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Over fifteen hundred years a Series of Cultures came


One can read numerous versions of history in any library, so history of the British Isles is not the primary intent here.

We will look in context at events in history that combined to shape the rich cultures of the people in the islands today. Since I am Irish +, and since this is my page, the main thrust of this page will feature events that shaped the cultures of Ireland.

According to anthropological digs, ancient Neolithic peoples came to the islands around 7,000 BC. Those peoples left no written history, but they were known by the ancient Greeks BC. Thousands of conflicting stories tell of the first peoples to conquer the first natives, some say ancient Spanish, some say ancient Greeks.

Certain peoples of the islands have been named in history by Greek, Spanish and other foreign names. Before the Romans came, most of those stories were little more than myth. It is a given that Celts came a thousand years before Christ and left the broadest contributions to the islands diverse cultures.

The Romans always kept very good records of everything they did. It can safely be assumed that the most accurate records date to the Roman invasion in 54 BC.


Came The Celts

It seems quite normal to me to identify with an ancient Celtic warrior society that so terrified Rome in 400BC that the Emperor bribed them with 1,000 lbs. of gold.

The Celts ("Kelts") left no written records of their passing, but they other people throughout Europe who wrote of experiences with the barbarian cultures they met.

Historians of the fledgling Roman Empire recorded the first encounter with Celts around 400 BC. A previously unknown tribe of barbarians settled the Po Valley of northern Italy.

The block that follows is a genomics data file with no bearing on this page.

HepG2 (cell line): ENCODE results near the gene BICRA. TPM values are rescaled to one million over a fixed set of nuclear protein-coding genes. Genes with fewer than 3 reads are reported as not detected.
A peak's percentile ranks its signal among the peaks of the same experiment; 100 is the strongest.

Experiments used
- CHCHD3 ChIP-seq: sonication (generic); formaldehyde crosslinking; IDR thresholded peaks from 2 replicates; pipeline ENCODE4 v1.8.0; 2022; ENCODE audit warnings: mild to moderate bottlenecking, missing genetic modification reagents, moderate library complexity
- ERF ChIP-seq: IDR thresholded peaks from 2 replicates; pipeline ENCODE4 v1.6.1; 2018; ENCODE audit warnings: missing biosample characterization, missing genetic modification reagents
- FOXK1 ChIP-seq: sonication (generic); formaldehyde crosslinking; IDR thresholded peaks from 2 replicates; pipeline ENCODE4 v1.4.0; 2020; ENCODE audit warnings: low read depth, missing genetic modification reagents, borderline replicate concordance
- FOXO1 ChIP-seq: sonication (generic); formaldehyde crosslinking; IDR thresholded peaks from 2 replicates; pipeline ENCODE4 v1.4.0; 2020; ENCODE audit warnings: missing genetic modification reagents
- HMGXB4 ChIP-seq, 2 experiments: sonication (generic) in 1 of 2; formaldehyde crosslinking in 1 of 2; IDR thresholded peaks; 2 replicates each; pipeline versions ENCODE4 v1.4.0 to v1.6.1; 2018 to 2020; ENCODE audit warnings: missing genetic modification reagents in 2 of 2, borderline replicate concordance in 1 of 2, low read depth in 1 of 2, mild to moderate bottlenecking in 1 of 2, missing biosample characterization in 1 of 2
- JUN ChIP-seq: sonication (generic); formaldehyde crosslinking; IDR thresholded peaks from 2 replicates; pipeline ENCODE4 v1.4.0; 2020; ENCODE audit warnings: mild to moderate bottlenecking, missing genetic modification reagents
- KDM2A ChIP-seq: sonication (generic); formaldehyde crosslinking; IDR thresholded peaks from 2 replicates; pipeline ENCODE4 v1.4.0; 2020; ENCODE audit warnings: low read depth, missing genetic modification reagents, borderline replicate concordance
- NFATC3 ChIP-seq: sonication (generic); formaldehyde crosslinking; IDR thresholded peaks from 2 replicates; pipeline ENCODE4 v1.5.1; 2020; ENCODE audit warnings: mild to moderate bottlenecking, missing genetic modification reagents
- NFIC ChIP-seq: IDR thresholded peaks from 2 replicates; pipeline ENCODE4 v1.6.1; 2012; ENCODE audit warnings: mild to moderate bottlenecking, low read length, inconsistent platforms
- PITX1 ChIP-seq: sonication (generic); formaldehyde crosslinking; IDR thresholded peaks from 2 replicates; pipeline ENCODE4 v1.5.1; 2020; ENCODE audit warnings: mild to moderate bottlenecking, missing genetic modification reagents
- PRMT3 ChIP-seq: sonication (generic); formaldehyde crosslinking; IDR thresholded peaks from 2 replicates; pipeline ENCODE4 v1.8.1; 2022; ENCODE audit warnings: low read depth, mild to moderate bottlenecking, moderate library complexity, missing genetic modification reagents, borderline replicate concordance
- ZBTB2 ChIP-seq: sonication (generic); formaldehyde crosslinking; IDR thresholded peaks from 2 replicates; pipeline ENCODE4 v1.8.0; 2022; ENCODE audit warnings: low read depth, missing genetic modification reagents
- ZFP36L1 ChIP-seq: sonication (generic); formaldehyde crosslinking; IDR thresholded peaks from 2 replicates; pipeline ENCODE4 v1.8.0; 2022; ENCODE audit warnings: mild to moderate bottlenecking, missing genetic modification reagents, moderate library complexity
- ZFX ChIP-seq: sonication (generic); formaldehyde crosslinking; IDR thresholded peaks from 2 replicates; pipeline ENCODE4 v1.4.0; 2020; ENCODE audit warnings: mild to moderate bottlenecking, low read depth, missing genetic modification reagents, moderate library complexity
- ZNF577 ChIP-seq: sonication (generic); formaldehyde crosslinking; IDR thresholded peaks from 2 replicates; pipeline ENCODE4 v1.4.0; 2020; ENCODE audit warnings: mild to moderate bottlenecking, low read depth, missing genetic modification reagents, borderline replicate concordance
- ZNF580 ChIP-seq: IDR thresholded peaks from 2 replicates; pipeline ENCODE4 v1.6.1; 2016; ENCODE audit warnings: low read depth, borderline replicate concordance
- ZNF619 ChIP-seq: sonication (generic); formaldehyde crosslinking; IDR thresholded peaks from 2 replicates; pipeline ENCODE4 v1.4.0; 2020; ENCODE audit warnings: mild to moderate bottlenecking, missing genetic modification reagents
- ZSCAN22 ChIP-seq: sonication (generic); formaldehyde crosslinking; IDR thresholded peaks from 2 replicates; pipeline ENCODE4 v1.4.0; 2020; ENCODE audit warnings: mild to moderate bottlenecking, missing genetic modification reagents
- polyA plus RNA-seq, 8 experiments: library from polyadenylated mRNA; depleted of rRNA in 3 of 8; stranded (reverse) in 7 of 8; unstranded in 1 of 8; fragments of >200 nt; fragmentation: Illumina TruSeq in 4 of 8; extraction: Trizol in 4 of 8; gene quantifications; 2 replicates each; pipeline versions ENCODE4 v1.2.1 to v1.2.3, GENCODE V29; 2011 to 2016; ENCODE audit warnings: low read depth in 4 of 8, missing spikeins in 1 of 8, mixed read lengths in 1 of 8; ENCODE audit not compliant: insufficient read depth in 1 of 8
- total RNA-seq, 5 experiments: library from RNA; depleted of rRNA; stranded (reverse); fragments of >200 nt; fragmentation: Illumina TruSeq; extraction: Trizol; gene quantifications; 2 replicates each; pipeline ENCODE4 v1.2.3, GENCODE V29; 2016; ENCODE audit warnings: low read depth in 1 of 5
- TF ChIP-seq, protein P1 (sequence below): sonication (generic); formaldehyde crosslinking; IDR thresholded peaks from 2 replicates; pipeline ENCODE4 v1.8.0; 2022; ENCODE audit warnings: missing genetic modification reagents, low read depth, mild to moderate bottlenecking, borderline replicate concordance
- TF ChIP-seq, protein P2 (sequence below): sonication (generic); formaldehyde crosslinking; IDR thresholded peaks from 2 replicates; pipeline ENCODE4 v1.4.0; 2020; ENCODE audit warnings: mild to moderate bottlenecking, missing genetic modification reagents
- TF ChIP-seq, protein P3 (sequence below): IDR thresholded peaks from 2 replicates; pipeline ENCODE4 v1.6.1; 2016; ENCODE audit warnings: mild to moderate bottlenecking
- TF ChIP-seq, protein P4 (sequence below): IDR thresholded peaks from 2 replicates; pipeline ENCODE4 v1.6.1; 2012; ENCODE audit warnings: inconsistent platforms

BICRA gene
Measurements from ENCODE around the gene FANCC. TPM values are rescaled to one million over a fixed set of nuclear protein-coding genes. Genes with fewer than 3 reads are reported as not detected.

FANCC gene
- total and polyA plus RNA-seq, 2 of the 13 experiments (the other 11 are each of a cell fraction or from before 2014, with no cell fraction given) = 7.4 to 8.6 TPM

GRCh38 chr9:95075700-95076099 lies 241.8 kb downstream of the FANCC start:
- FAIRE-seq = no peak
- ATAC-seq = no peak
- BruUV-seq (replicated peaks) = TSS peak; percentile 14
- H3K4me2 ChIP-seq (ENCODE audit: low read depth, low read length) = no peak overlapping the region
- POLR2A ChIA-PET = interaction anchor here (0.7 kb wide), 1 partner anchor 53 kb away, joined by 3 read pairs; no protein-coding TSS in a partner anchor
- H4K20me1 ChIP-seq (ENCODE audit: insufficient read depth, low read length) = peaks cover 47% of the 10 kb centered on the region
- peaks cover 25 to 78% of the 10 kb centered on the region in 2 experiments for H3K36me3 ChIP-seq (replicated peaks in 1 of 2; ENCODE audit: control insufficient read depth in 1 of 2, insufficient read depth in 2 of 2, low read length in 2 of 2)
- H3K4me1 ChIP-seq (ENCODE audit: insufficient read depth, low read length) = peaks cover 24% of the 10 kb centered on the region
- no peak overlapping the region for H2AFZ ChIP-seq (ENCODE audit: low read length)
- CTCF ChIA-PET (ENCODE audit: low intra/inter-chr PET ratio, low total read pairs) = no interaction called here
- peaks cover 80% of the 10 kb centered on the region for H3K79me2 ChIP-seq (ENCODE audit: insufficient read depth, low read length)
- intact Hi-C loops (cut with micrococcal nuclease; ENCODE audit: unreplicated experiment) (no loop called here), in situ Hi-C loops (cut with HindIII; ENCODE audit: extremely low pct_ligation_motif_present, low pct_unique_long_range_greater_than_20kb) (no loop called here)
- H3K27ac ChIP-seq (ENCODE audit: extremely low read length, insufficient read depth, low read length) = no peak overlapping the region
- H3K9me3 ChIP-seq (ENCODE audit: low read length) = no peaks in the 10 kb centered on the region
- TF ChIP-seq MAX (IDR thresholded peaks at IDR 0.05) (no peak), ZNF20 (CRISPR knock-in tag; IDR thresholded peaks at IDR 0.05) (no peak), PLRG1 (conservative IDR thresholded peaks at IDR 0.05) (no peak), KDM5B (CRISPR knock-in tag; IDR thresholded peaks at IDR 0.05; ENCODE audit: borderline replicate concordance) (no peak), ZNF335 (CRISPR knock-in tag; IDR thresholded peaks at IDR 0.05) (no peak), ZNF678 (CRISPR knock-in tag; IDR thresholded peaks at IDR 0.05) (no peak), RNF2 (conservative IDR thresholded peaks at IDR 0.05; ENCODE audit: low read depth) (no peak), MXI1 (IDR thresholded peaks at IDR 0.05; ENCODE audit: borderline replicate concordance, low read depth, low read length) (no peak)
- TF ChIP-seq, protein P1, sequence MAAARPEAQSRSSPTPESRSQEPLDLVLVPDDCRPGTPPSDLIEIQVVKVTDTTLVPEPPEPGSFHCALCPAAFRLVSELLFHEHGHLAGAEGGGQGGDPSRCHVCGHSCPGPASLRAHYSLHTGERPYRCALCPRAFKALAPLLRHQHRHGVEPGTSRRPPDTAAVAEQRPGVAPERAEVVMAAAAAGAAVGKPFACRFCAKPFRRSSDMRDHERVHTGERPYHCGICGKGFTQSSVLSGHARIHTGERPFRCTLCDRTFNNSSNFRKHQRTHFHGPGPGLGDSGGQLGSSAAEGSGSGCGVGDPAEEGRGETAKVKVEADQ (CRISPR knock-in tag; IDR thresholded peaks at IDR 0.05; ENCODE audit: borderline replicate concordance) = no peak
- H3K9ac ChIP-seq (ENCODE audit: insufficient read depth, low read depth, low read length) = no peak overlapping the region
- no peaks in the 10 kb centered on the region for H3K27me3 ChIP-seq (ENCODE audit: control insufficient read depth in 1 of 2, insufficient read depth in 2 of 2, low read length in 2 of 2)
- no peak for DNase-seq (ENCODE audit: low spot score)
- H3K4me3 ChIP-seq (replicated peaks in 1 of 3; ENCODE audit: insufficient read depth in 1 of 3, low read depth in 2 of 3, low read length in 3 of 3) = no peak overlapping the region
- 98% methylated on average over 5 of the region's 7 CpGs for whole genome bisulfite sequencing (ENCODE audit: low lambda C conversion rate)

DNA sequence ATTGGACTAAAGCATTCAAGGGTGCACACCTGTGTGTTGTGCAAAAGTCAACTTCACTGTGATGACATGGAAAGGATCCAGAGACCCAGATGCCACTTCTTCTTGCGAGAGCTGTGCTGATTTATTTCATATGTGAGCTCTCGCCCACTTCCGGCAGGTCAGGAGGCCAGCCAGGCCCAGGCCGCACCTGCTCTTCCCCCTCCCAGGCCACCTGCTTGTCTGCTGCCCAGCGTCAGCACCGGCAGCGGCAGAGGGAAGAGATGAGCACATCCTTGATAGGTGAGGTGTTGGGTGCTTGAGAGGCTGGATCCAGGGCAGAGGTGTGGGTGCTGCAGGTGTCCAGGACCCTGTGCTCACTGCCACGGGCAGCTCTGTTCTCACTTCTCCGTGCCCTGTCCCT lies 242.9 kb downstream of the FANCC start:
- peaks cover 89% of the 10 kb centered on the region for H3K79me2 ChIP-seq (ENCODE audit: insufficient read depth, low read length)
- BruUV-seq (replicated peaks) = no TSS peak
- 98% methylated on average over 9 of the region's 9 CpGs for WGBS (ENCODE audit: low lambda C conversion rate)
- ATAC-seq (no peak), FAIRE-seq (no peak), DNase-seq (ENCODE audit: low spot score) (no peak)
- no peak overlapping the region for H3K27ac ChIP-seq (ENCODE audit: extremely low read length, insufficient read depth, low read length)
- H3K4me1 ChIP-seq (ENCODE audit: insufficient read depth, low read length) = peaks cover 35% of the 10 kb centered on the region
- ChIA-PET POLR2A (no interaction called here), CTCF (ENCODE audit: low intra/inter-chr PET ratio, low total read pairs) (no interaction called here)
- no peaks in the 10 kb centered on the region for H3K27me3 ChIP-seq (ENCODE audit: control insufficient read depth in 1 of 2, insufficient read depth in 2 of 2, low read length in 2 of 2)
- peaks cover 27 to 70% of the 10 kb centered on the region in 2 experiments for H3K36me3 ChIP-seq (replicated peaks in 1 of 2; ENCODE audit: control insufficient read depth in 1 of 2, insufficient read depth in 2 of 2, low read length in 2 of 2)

The native Etruscans sent a plea to Rome for help. The Emperor heard about the invaders and dispatched envoys to interview their Chiefs. The Roman envoys told the Celt Chiefs that they were unknown to Rome and asked them what they were doing in the Po Valley.

The Celts acknowledged that they were new to Rome, but Rome was not new to them. "We know the Romans are courageous people because the Etruscans had asked them for help. Since the Romans had offered an embassy instead of arms, they would not reject an offer of peace in exchange for farmland.

The Roman envoy asked the Chief whether it was right to demand land from it's owners on pain of war. The Chief defiantly retorted, "Our rights lay in our arms. All things belong to the brave."

The envoys decided to help the Etruscans with a show of force. One envoy named "Quintas Fabius" drew his sword and killed a Celtic Chief. The Celts dispatched envoys to Rome to demand that the entire Fabius family be handed over to them.

Roman Livy said:

Roman law would not permit Roman citizens to be turned over to their enemies as justice would have required. The Roman Senate, passed adjudication of the matter over to the Assembly, which like a supreme court, was the highest legal authority.

The guilty envoys who should have been punished were instead promoted to the rank of Roman Tribunes with consular powers. Tribunes were the highest ranking officers in the Roman Military. It was a decision that Rome would soon regret.

The Celtic Chiefs took the promotion as an insult and marched south to Rome. On the way they destroyed several Roman divisions, then besieged Rome for seven months. Further negotiations produced a peace treaty that provided for the Celts to receive one thousand pounds of gold to leave Rome in peace.

Roman Pliny said:

It was difficult for Rome to muster that much gold in all the country. While gold was being weighed, one Roman claimed that the Celts were cheating with faulty weights. The Celt Chief, Brennus, added the weight of his sword to the gold and growled those famous words." vae victis,", "Woe to the vanquished."

Roman Diodorus said:

Their countenance was terrifying, very tall in stature, with rippling muscles under white skin. Their hair is blond, artificially bleached with lime, then combed back to their foreheads. They look like wood-demons, hair thick and shaggy like a horse's mane. Some are clean-shaven, but others, those of high rank, shave their cheeks, but leave a moustache that covers the whole mouth.